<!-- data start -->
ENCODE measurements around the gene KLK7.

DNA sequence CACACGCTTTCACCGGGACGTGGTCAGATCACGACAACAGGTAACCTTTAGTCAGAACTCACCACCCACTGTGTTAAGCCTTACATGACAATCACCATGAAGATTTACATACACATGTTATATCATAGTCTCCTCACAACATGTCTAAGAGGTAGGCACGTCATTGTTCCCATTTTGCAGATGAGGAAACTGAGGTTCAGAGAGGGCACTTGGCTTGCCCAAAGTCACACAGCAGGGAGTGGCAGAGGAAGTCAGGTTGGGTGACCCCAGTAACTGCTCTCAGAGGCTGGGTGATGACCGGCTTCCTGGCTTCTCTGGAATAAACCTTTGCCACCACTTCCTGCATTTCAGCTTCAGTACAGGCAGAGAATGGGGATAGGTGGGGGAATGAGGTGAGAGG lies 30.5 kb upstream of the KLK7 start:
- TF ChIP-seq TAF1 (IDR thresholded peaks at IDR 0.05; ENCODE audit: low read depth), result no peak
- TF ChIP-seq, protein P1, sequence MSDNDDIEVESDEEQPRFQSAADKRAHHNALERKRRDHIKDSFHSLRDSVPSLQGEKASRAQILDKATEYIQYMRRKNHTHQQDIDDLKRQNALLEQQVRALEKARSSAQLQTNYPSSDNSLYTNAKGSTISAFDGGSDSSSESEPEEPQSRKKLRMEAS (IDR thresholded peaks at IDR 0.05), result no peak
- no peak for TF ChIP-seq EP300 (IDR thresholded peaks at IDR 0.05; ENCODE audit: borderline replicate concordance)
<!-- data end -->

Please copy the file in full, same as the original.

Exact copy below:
ENCODE measurements around the gene KLK7.

DNA sequence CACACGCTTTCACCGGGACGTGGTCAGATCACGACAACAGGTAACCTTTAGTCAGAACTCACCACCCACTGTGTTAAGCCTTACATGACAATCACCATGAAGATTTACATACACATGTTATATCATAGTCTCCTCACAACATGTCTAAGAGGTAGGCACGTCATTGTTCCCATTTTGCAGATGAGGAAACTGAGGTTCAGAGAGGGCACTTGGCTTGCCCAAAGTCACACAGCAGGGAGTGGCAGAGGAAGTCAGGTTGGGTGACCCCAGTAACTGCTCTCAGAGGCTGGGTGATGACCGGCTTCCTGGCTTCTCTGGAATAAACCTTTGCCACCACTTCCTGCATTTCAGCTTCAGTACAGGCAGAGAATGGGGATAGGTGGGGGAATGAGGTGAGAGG lies 30.5 kb upstream of the KLK7 start:
- TF ChIP-seq TAF1 (IDR thresholded peaks at IDR 0.05; ENCODE audit: low read depth), result no peak
- TF ChIP-seq, protein P1, sequence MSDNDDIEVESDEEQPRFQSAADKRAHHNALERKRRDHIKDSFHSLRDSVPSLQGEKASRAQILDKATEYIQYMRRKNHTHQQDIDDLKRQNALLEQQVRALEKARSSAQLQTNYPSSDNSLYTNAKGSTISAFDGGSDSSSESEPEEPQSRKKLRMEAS (IDR thresholded peaks at IDR 0.05), result no peak
- no peak for TF ChIP-seq EP300 (IDR thresholded peaks at IDR 0.05; ENCODE audit: borderline replicate concordance)